Hopes that this summer would see firm rules in place to restrict freedom camping on the Hibiscus Coast have been dashed, with Auckland Council announcing on July 31 that its new Freedom Camping bylaw will not be finalised, as planned, this summer.
Resident were hoping that the bylaw could mean an end to ongoing issues with freedom campers crowding car parks, leaving waste and rubbish and putting pressure on public facilities such as toilets – especially in Orewa.
Locally, freedom camping is allowed in designated places because of a bylaw that the former Rodney District Council put in place. Some of those sites have also been recommended to have restrictions or prohibitions placed on them when the new bylaw is introduced due to issues experienced in recent years.
A key reason for the delay in finalising the new bylaw is the number of objections made by local boards to the sites suggested by Council for freedom camping.
Those objectors include the Hibiscus & Bays Local Board, which rejected four out of the seven sites that Council staff suggested as suitable for freedom camping (HM July 4). These included Orewa Library car park, Duncansby Lookout & Esplanade Reserve in Stanmore Bay, Red Beach Lookout Reserve (at Vista Motu) and Victor Eaves Park in Orewa. The local board feedback to Council was that only the Hammerhead at Gulf Harbour, Hatfields Beach Recreation Reserve and the seaward side of Stanmore Bay Park are suitable.
However, it is clear that in the face of community opposition, Council is still looking at ways to increase the number of freedom camping sites. It is seeking legal advice and considering approaching Government for consent to enable freedom camping in parks held under the Reserves Act. Currently overnight camping is prohibited in reserves under the Reserves Act unless an exemption applies.
Council’s social policy and bylaws manager Michael Sinclair says several councils around New Zealand have used powers available to them through ministerial consent to enable freedom camping in parks held under the Reserves Act.
“Quite a few of the sites that have been suggested as restricted sites in recent reports to the local boards are on parks held under the Reserves Act. Staff are investigating if there are legal avenues available to provide for freedom camping with restrictions on these sites,” he says. “If no legal avenues are available, then these sites will not be scheduled in the bylaw.”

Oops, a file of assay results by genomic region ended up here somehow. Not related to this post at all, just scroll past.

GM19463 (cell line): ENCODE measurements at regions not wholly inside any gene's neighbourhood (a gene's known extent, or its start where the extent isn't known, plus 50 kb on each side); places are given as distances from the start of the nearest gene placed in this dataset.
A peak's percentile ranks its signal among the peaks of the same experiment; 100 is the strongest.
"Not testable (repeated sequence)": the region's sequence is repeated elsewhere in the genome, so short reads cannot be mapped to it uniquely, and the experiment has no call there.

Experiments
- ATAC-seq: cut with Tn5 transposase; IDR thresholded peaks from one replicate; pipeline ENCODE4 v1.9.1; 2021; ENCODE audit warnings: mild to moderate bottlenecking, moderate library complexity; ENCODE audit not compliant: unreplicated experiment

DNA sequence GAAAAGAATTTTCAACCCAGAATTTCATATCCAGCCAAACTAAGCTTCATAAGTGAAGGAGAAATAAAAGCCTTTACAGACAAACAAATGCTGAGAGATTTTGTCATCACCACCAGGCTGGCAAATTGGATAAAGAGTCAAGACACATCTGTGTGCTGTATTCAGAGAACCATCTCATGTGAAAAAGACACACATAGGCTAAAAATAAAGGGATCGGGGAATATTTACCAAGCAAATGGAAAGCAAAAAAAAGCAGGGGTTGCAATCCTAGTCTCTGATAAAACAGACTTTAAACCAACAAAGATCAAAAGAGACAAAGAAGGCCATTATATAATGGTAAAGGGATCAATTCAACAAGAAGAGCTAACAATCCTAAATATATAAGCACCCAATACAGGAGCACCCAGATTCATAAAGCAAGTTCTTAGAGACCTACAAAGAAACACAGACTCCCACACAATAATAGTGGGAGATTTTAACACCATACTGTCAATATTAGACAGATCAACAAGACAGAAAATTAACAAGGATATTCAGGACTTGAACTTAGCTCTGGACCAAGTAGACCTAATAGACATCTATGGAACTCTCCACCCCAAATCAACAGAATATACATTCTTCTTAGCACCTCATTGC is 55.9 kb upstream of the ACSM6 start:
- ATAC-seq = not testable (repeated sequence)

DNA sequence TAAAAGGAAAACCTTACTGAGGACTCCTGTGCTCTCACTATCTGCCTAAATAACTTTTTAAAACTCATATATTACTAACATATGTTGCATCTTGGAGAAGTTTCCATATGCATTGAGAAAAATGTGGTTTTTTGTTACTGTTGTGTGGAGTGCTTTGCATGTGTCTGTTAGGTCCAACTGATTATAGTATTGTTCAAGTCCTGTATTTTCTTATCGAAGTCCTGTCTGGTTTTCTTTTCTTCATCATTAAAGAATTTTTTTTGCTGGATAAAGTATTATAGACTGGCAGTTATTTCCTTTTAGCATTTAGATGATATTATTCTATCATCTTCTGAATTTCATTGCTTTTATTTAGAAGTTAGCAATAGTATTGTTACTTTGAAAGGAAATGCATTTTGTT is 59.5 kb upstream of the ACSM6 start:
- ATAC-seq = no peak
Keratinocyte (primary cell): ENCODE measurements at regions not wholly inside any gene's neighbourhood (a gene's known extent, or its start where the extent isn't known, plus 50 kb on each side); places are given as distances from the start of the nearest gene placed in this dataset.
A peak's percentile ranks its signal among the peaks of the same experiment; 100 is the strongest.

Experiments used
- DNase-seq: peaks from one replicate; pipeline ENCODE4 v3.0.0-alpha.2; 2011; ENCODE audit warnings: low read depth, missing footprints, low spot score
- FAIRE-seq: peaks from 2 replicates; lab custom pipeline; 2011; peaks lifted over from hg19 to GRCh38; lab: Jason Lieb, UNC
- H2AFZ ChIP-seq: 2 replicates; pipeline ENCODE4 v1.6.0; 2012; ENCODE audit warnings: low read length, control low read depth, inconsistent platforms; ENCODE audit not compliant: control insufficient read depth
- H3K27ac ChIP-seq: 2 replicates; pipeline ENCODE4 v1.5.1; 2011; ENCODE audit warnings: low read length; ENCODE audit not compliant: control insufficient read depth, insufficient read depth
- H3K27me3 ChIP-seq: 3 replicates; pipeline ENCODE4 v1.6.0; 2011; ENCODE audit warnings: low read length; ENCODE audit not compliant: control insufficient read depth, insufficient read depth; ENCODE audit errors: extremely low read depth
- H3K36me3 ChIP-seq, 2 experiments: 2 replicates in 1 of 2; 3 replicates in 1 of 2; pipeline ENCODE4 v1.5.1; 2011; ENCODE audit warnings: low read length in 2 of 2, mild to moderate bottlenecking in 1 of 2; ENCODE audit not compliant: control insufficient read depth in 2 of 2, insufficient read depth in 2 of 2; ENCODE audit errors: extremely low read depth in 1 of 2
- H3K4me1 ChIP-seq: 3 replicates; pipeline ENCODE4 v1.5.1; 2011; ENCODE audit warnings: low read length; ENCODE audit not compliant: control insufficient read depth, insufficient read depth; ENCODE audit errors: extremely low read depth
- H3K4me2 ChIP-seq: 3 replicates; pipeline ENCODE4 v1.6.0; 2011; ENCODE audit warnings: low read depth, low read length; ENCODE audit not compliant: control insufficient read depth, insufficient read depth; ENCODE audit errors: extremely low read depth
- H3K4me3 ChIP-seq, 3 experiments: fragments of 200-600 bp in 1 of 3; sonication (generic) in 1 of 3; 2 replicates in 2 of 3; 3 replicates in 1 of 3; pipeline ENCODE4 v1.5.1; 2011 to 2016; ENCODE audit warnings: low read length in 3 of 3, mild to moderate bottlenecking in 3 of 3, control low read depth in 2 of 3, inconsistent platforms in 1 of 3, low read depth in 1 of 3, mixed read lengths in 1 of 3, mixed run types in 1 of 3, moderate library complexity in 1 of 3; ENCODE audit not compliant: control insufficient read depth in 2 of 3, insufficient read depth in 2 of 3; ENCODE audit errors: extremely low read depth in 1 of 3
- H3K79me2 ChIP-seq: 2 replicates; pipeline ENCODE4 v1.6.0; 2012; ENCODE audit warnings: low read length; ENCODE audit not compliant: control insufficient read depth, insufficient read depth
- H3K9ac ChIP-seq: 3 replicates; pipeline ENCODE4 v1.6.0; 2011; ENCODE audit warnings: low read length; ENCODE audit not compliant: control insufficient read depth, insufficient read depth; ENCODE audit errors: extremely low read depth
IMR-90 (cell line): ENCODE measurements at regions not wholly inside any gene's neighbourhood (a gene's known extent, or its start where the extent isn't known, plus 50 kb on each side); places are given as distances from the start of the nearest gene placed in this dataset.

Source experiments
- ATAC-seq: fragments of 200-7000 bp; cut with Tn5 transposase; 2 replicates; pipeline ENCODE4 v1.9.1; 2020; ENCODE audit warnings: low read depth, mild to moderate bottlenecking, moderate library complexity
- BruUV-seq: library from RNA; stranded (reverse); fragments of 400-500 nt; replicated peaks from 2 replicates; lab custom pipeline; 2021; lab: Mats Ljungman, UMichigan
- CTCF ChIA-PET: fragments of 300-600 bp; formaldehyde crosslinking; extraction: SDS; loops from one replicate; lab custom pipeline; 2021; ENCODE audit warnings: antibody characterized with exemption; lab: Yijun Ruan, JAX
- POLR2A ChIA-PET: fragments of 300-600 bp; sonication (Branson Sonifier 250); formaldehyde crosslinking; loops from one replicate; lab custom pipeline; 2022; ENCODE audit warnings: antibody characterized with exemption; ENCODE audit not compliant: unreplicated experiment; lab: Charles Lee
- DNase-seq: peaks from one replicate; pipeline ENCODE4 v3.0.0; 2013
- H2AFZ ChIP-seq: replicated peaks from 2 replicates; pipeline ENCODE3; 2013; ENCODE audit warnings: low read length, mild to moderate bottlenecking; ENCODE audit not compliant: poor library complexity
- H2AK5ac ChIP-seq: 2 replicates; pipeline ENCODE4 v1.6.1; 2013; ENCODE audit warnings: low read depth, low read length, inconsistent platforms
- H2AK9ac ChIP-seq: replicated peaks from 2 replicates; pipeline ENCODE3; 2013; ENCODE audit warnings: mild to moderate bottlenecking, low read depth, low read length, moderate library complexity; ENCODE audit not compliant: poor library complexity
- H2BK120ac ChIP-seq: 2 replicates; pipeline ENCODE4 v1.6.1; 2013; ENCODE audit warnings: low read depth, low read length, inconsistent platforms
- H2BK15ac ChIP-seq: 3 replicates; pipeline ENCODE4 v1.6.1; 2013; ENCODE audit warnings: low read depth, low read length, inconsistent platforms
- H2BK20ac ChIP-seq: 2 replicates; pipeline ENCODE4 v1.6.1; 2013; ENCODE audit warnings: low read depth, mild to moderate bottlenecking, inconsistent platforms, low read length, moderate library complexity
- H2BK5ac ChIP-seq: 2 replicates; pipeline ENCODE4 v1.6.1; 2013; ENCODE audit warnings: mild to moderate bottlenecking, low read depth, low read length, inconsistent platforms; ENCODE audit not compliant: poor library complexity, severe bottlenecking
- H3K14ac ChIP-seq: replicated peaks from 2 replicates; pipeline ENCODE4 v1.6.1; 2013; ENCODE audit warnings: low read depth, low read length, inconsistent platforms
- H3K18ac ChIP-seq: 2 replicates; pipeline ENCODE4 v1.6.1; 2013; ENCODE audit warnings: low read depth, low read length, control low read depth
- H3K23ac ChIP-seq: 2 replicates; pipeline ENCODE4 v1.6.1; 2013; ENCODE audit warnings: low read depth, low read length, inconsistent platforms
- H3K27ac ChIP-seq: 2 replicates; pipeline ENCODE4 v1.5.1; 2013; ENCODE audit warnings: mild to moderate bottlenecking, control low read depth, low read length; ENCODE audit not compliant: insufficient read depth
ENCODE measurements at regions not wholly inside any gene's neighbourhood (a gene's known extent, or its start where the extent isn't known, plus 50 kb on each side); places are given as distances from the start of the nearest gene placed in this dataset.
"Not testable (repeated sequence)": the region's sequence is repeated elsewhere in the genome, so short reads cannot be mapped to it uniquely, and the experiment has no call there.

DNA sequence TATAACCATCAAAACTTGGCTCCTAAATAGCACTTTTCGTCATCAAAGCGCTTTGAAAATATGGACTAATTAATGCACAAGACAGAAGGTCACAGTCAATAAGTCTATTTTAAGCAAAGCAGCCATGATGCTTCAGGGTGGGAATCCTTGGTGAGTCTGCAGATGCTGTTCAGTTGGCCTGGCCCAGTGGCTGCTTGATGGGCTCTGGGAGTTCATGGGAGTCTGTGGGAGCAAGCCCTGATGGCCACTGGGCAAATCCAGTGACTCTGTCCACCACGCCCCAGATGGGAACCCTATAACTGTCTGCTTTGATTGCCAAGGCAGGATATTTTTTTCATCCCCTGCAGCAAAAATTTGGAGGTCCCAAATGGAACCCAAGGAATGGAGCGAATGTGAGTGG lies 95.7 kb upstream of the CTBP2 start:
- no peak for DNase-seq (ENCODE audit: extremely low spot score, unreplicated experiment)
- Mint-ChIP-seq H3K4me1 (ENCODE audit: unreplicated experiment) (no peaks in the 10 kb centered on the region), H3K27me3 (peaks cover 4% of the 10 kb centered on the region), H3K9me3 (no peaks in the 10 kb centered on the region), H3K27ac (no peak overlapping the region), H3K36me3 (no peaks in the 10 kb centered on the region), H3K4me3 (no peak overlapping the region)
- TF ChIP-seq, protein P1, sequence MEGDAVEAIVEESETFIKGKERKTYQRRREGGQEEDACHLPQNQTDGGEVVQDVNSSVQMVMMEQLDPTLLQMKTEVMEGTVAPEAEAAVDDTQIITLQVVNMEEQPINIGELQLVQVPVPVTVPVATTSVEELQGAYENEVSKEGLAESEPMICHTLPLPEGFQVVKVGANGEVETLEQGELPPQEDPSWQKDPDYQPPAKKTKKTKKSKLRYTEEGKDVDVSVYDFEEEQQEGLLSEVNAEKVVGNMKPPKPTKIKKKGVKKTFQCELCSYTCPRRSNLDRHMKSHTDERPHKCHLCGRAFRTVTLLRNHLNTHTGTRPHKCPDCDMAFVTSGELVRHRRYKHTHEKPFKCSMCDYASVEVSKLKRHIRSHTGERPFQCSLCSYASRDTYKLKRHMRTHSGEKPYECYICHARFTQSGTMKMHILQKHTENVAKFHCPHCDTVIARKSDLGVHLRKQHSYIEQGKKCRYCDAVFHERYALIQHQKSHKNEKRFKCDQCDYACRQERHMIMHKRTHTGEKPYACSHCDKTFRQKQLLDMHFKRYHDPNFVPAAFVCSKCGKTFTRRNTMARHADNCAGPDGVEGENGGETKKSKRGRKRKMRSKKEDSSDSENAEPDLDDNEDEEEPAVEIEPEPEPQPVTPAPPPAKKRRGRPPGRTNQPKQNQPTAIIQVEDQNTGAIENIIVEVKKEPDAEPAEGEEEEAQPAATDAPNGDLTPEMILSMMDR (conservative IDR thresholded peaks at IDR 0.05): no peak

“Currently there are very few sites across Auckland where freedom camping can occur. This ‘forces’ campers to either overcrowd those sites or break the rules. Part of the review has also looked at whether there are additional sites where restricted access could be appropriate in order to reduce this pressure.”
While local board chair Julia Parfitt agrees that making more sites available could relieve pressure on areas where freedom camping is a problem, she says on the Hibiscus Coast it could also simply create more problem areas.
She says since the areas suggested by Council were made public by Hibiscus Matters in July, residents have been contacting her to express relief that the local board is not supporting those additional sites.
The delay in creating a new bylaw means that the status quo will apply this summer and Mrs Parfitt says this is a real concern to residents, particularly those living adjacent to areas that have had issues with freedom camping, such as Arundel and Orewa Reserves.
Arundel Reserve in Orewa has continued to have problems with freedom campers through the winter, and one repeat offender was trespassed.
Orewa Beach Reserve, by Orewa Surf Club, is also a problem, and Mrs Parfitt says all options are being considered to control overnight parking there including potentially chaining off the car park at night. This is being discussed with the surf club.
Mrs Parfitt says that the delay with the bylaw means that resources to effectively enforce the No Overnight Camping signs that currently restrict freedom camping in some car parks needs to be sorted out before this summer.
Mr Sinclair says that extending the timeframe will give Council more time for implementation and enforcement planning. He says the resources needed for enforcement, wherever the practice is banned, will vary depending on the number of locations that are being prohibited.“The more sites the council prohibits, the greater the pressure this would place on compliance staff to monitor and enforce them. Decisions about enforcement are also dependent on resourcing and prioritisation decisions that are made operationally and can vary over time,” he says.
Mr Sinclair says that the delay also means that Council can do further monitoring of sites this summer.
A draft bylaw and statement of proposal will be presented to the Regulatory Committee later this year, and if accepted will go out for public consultation.
The local board has set up a designated email for public feedback on this issue, which is firstname.lastname@example.org.